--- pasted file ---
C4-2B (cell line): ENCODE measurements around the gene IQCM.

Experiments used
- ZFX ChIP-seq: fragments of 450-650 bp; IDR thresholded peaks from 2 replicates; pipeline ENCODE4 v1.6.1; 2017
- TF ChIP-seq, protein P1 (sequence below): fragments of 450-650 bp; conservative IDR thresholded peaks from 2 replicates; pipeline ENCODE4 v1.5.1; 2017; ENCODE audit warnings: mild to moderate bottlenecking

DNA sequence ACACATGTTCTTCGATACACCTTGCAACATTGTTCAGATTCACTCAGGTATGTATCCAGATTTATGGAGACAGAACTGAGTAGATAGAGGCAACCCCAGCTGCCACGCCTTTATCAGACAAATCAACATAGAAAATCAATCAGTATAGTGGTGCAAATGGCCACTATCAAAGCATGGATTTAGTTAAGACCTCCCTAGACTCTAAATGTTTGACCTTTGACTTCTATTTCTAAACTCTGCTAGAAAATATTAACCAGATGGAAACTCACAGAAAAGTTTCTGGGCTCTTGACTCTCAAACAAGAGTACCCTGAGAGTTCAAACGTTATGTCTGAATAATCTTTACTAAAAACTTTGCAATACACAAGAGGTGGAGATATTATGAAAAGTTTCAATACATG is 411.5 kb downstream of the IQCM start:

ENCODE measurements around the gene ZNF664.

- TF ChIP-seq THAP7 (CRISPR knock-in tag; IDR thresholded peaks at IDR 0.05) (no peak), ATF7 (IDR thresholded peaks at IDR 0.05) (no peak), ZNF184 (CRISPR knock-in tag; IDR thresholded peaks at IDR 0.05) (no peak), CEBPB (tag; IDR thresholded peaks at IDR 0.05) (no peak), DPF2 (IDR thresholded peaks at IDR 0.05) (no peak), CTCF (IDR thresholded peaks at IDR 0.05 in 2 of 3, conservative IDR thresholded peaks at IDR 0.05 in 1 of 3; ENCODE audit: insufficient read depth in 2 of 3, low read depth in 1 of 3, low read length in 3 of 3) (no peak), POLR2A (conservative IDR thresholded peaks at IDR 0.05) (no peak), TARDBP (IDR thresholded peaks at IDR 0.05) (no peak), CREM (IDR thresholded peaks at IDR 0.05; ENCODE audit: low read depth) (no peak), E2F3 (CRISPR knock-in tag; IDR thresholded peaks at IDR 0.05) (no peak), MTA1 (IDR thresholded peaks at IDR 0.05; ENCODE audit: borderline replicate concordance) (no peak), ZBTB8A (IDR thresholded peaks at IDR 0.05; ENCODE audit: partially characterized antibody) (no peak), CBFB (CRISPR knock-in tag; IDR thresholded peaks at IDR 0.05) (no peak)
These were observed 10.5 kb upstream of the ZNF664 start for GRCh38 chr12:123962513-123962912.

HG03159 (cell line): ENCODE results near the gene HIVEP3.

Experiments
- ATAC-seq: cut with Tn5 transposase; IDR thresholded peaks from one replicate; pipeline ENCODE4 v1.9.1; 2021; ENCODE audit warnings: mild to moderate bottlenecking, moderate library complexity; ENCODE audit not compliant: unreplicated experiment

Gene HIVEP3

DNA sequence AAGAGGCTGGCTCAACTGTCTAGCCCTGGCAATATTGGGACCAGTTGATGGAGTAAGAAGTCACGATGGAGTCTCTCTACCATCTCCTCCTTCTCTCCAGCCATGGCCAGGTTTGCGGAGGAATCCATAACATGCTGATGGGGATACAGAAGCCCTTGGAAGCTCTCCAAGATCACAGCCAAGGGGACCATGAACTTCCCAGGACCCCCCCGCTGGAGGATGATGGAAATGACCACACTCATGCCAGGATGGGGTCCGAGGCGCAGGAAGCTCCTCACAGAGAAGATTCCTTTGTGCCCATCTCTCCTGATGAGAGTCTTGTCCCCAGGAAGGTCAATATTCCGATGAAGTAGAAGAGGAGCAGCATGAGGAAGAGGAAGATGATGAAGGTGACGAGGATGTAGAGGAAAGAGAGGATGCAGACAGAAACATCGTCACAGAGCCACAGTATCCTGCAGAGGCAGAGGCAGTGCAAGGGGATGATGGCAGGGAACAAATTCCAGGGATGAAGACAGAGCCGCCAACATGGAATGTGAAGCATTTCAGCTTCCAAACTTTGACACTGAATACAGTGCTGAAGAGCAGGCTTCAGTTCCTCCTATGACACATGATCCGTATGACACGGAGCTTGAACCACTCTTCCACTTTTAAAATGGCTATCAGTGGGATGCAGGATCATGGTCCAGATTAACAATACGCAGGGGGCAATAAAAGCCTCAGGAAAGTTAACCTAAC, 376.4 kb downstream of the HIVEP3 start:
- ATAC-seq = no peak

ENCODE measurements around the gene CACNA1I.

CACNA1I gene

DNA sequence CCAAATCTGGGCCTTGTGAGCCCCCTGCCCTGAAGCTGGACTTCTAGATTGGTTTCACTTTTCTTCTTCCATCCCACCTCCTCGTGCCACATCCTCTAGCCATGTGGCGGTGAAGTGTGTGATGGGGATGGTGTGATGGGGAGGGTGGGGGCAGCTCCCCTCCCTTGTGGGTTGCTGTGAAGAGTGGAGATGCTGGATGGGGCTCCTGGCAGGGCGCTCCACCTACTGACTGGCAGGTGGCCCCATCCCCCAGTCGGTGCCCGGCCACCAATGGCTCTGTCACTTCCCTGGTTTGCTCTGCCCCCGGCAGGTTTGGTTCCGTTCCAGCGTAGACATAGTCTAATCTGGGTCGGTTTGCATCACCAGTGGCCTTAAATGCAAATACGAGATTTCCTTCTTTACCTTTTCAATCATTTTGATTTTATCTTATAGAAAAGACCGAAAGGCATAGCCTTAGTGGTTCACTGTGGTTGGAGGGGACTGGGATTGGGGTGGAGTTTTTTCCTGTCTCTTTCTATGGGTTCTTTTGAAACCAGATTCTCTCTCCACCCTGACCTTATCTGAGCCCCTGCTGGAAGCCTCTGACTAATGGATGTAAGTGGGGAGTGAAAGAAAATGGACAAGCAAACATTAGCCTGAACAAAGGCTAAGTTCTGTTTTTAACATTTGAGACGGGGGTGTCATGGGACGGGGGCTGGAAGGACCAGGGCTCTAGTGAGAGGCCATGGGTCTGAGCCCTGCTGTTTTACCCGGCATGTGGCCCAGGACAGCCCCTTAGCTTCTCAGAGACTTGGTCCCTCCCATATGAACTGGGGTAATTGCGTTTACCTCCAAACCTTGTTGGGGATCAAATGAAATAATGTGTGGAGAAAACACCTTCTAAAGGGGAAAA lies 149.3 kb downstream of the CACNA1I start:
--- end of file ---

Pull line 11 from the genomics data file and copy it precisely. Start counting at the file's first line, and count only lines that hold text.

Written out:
- ATAC-seq: cut with Tn5 transposase; IDR thresholded peaks from one replicate; pipeline ENCODE4 v1.9.1; 2021; ENCODE audit warnings: mild to moderate bottlenecking, moderate library complexity; ENCODE audit not compliant: unreplicated experiment